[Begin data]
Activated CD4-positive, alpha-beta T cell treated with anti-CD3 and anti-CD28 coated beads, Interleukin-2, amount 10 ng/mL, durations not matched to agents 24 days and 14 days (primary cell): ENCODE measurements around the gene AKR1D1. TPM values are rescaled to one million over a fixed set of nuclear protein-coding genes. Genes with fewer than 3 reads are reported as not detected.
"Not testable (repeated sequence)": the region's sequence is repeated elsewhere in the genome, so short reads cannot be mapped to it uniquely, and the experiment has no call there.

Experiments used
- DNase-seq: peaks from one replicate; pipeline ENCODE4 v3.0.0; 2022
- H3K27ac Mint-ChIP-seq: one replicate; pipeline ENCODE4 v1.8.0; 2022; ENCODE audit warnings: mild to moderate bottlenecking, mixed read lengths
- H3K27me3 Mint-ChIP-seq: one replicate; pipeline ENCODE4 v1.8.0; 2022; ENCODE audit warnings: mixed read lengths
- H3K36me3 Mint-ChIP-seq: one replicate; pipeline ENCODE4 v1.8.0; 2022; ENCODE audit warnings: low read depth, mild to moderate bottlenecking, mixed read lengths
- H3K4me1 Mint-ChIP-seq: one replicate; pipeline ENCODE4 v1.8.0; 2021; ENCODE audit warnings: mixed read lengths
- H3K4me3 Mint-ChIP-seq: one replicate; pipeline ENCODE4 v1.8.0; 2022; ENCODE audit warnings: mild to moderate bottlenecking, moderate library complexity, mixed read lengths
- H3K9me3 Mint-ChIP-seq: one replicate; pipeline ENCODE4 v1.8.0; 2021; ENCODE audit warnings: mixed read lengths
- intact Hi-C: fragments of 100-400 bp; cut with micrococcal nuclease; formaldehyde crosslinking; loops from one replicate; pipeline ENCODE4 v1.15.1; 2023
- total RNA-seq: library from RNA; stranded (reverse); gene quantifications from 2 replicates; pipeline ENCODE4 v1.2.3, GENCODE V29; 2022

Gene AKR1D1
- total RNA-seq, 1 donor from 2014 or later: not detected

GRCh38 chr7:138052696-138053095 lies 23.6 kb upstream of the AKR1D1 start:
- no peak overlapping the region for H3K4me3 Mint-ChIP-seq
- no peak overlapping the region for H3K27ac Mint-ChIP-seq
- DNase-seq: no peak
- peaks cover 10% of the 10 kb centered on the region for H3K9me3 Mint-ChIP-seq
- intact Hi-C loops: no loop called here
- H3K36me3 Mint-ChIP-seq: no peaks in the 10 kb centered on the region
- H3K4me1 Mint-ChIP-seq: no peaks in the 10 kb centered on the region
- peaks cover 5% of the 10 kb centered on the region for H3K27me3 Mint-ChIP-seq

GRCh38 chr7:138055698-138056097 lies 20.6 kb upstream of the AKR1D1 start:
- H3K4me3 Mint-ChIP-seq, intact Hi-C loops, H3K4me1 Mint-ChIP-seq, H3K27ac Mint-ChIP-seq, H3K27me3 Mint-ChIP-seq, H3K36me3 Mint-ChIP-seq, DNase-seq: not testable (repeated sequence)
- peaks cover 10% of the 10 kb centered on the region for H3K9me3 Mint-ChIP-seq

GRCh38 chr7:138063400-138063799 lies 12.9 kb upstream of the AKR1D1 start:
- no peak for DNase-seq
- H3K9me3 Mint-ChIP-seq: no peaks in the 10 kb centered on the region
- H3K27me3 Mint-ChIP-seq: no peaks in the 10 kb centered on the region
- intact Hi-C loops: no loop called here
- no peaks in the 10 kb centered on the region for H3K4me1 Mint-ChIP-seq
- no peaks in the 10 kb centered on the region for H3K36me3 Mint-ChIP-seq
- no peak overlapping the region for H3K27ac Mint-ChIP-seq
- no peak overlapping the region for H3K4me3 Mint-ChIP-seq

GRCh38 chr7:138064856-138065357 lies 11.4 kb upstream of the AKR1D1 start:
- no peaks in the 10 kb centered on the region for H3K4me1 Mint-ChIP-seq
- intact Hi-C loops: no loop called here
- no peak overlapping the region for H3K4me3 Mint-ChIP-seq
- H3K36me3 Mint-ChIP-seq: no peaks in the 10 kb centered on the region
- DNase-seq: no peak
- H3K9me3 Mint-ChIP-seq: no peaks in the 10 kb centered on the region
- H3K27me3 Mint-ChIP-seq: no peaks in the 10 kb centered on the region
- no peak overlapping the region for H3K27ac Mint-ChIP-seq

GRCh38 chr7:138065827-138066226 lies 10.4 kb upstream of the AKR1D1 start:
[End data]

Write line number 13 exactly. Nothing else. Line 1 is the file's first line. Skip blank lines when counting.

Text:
Gene AKR1D1